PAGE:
courtesy Duplass Brothers Productions
“The Bronze” is not a movie that would appeal to most people for two reasons. One is that the subject matter, professional gymnastics, isn’t the most popular sport in the modern world. The other is that the setting, the small town of Amherst, Ohio, plays such a prominent role in the film that the film practically caters to citizens of the city and not many others.
I’m no gymnast, but I am from Amherst. This was the biggest reason I wanted to see the film—not for its now well-known gymnast sex scene, not for its deadpan humor. I wanted to see my hometown, with a population of just 12,000 people, projected on the big screen.
And in this way (and perhaps only this way), the film truly did shine.
The date scene that took place inside Midway Mall made me laugh not because of the stupid jokes Ben (a very twitchy Thomas Middleditch) told to Hope Anne (Melissa Rauch), but rather because I know for a fact that a Sbarro’s would never open in the dying mall’s food court.
The montage of Hope Anne and Maggie (Haley Lu Richardson) stuffing their faces with fried food outside Hastee Tastee was all the more joyful when I remembered visiting my friends over the summer at the same ice cream shack.
Even simple cuts to a sign on North Lake Street brought back memories of bike rides to visit my high school boyfriend before I had a driver’s license.
Maybe these memories are what make me a biased reviewer, but at the same time, the role Amherst played in the film was important. I have a feeling that if you asked any Amherstonian how they felt about the film, it would be different from someone who grew up in a different city.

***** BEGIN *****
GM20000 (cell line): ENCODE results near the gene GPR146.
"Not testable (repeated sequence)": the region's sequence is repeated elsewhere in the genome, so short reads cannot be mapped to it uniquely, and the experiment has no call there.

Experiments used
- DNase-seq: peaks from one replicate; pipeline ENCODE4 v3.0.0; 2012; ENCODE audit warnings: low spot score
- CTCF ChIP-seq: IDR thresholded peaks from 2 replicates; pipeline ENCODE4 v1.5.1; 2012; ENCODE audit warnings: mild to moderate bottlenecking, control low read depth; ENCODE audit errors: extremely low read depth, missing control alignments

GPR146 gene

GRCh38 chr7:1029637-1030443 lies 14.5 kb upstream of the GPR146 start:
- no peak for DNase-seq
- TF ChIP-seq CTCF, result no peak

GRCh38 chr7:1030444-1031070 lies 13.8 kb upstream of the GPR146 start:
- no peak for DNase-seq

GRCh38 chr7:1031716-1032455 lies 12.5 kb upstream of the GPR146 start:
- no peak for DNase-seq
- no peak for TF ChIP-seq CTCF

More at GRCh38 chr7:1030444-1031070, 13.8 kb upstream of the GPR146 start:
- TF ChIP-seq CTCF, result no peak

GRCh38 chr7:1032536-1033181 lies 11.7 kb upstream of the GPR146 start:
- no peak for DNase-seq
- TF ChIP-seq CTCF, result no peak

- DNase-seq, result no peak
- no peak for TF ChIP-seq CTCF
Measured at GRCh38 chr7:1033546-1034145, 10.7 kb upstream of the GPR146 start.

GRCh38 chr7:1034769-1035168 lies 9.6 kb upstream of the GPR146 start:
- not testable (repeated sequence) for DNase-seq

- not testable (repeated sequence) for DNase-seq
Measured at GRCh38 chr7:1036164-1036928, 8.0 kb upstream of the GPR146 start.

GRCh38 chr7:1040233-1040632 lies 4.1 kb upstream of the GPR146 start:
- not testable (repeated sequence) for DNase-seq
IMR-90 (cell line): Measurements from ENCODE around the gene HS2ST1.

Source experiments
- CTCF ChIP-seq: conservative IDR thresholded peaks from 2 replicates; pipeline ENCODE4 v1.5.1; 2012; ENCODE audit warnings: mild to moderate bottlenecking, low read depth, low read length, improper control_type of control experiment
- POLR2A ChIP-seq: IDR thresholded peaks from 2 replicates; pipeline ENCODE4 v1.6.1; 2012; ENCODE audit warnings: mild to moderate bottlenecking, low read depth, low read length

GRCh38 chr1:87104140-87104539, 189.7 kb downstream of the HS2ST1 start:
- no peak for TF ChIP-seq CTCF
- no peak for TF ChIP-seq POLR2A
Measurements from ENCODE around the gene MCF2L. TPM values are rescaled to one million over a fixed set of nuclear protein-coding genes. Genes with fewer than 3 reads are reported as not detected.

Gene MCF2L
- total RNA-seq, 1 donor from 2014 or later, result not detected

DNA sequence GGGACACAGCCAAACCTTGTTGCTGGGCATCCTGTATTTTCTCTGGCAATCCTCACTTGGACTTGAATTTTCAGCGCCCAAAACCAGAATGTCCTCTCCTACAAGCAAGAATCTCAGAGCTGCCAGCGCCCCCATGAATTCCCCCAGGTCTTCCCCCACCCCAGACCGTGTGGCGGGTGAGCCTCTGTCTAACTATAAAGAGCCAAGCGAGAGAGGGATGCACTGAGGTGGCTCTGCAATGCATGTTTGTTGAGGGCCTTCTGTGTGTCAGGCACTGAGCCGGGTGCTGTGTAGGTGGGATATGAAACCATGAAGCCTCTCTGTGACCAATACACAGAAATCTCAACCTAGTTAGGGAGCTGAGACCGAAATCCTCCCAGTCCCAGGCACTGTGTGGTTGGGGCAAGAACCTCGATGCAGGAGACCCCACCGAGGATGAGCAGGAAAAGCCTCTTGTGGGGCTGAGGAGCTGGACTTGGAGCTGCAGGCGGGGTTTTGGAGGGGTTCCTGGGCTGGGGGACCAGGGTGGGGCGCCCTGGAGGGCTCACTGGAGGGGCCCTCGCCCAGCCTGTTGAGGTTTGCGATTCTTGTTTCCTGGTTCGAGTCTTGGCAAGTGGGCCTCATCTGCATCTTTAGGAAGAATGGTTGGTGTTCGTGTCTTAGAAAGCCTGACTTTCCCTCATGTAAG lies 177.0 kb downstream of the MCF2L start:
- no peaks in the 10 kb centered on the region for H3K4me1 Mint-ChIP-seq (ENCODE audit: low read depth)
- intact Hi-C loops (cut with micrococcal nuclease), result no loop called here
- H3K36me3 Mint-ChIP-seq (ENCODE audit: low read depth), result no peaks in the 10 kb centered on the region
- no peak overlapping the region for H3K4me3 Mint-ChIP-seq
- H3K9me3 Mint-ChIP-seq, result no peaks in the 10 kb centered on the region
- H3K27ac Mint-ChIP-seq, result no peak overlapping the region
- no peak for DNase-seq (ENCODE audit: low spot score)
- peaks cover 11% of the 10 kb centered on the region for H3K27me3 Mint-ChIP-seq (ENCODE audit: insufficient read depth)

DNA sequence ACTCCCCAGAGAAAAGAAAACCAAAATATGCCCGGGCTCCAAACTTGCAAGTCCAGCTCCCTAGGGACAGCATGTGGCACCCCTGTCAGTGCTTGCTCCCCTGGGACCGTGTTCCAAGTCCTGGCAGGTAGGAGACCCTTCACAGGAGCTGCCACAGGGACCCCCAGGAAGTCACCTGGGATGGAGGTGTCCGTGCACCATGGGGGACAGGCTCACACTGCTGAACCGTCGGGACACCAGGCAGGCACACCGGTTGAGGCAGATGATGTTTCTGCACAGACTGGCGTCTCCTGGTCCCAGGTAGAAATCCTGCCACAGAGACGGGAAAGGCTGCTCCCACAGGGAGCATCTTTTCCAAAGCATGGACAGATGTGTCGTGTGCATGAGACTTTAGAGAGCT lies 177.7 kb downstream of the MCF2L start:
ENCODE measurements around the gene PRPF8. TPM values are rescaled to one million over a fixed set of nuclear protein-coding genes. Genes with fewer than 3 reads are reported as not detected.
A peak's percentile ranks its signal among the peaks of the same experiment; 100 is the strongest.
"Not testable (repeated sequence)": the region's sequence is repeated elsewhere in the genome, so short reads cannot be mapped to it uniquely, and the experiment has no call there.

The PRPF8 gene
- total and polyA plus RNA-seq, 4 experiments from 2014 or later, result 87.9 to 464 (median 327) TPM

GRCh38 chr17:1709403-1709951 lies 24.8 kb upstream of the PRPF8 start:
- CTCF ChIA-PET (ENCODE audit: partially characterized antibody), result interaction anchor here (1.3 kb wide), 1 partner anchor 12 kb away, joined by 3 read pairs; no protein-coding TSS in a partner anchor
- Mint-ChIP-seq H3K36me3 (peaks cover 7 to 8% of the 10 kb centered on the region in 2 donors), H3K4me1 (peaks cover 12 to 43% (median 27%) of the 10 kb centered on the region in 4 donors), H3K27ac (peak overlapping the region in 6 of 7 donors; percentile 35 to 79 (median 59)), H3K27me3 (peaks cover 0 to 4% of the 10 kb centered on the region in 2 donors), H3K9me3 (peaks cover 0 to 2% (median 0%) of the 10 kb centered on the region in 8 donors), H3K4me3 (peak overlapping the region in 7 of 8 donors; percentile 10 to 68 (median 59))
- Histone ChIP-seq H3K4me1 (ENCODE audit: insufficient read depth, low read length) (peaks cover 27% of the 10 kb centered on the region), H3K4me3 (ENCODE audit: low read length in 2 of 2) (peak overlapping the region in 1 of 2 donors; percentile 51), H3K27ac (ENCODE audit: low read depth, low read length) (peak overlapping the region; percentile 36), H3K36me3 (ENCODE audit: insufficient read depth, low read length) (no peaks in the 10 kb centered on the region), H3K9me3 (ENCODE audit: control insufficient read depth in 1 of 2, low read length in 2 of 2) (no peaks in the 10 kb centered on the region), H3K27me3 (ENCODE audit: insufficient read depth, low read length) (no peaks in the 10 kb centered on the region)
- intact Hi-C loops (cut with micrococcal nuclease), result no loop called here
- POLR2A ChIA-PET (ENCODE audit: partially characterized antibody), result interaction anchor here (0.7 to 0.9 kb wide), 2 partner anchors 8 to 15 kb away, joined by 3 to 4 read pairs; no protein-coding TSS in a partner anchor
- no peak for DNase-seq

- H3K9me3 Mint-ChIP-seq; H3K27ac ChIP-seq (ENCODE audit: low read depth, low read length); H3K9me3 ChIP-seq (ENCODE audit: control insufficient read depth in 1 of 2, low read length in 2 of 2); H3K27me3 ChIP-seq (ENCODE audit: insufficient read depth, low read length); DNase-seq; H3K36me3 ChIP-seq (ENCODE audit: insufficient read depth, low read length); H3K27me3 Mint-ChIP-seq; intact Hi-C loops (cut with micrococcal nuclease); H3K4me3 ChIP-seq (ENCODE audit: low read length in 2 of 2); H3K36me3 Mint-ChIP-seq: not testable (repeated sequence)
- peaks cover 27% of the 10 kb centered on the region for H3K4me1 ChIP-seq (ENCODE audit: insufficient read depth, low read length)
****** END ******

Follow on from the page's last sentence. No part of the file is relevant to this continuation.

This must be a phenomenon in filmmaking; I wonder what all the New Yorkers feel like when film after film comes out, each made in their neighborhoods.
Anyway, the “big star in a small town” theme made up most of the film’s plot. Hope Anne would have lacked serious motivation for her grating, and at times, overwhelmingly bitchy behavior, if no one cared about her Olympic bronze medal. Without Amherst “Community College” acting as a backdrop to Maggie’s mother’s (Cecily Strong) work, no one would have felt sympathetic to the family’s struggles. Simply put, without the tiny town aesthetic, “The Bronze” would have been a completely different movie.
That doesn’t mean that the film always gets this aesthetic right.
Hope Anne’s ridiculous accent, for one, seems completely out of nowhere—it’s as if a Minnesotan accent and a Cleveland accent had a baby, and that baby decided to whine for 108 minutes straight.
Also, while filmmakers certainly emphasized the small town-ness of Amherst, they did it to an extreme. First of all, when they reimagined the town to have a community college and to have a mall in the center of it, this signals an even bigger population than that which Amherst actually has. Why would a town of that size be so obsessed with a bronze medalist from 10 years ago? I think very few towns would see a character like Hope Anne Greggory as anyone particularly special, let alone a star.
The ending of the film tried to make jokes that weren’t especially present during the actual plot. When Maggie got knocked up by Lance (Sebastian Stan), it made no sense with her previously kind and careful character. When Stan (Gary Cole), Hope’s father, went on to make yet another joke about a fish, it felt utterly irrelevant.
The truly memorable parts of the film were the small, daily moments spent in Amherst that made fun of hometown America, not the moments that tried to do anything bigger.
Film: “The Bronze”
Release Date: March 11
Directed By: Bryan Buckley